Q: We were watching cardinals and chickadees at the feeders this morning when a hawk suddenly swooped down and chased after a cardinal. She hit our window (which is fitted with many reflective decals) and fell to the ground, and then the hawk picked her up and flew off. I know hawks have to eat, too, but this was a disturbing sight.
A: I can imagine that there are things you’d prefer to observe over breakfast than the “tooth and claw” side of nature. The photo you sent of the hawk holding the cardinal shows it was a Cooper’s hawk, a species that preys on other birds. These hawks are smart and resourceful and some have taught themselves the trick of driving songbirds into windows to stun or kill them, making them easy prey.
I’m glad you’ve placed decals on the nearby window to make it more obvious to birds, but when they’re panicked by a hawk they don’t have time to think about what they’re doing. You could place your feeder within 3 feet of the window, so frightened birds don’t have a chance to build up momentum, or at least 30 feet away, to give birds more time to react.
Q: There were half a dozen bluebirds at my birdbath this weekend, making me wonder what they’re still doing here. I’m worried about them surviving.
A: Several readers have written in with the same concern about seeing these beautiful thrushes in winter. Like their cousins, the American robin, some bluebirds remain in our area all winter. If there is adequate food in the form of berries on shrubs and trees, and adequate open water for drinking and bathing, they’ll do just fine. If the weather turns very harsh, these wintering bluebirds might fly a few hundred miles southward. You needn’t fret about them, they’re hardier than they look and they know how to survive in winter.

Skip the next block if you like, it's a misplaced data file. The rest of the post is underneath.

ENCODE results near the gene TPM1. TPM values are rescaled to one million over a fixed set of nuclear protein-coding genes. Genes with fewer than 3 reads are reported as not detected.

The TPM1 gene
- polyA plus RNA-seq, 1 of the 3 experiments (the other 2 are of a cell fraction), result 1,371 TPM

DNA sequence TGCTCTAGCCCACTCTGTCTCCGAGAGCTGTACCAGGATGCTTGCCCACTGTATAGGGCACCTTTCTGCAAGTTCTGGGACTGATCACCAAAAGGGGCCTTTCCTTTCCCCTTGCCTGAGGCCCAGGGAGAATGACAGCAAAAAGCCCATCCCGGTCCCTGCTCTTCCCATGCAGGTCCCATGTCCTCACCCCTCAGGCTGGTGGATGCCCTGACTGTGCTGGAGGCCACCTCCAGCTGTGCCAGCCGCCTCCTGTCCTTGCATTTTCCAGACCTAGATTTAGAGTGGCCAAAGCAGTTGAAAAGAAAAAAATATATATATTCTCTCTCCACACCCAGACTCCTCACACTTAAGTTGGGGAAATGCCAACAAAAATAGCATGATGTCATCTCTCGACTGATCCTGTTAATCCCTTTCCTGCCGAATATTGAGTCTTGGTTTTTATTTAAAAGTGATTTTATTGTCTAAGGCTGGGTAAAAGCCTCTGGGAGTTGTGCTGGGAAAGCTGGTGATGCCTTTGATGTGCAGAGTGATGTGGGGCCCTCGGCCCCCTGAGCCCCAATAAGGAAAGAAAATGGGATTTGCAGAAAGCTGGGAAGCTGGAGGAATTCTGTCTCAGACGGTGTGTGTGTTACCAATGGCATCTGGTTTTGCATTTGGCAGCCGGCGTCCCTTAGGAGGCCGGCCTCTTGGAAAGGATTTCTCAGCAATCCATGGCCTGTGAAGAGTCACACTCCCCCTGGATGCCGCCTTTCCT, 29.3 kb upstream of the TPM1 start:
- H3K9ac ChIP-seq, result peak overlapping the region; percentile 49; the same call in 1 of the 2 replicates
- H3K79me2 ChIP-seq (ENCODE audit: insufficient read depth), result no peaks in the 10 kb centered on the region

Q: We’ve had a large platform feeder for years and it’s always been popular with birds like cardinals and blue jays. But now the crows have taken it over, consuming large amounts of food and while they’re on the platform, other birds dare not approach. Do you have any suggestions for keeping crows away?
A: I can see by the photo you sent that this is an excellent feeder that suits all kinds of birds — unfortunately, in this case, even crows. This open style of feeder allows these big birds to perch and gobble up all the seed. My suggestion, regretfully, is to take your current feeder down and replace it with a feeder with a domed roof. You can set the height of the dome to exclude crows but still allow many other kinds of birds to feed. I’ve had this type of feeder for years and it’s very popular with cardinals, chickadees and finches (and, unfortunately, house sparrows). But don’t toss out that platform feeder. Maybe by this time next year the crows will have moved to another location and you can begin to use it again.
St. Paul resident Val Cunningham, who volunteers with the St. Paul Audubon Society and writes about nature for local, regional and national newspapers and magazines, can be reached at firstname.lastname@example.org.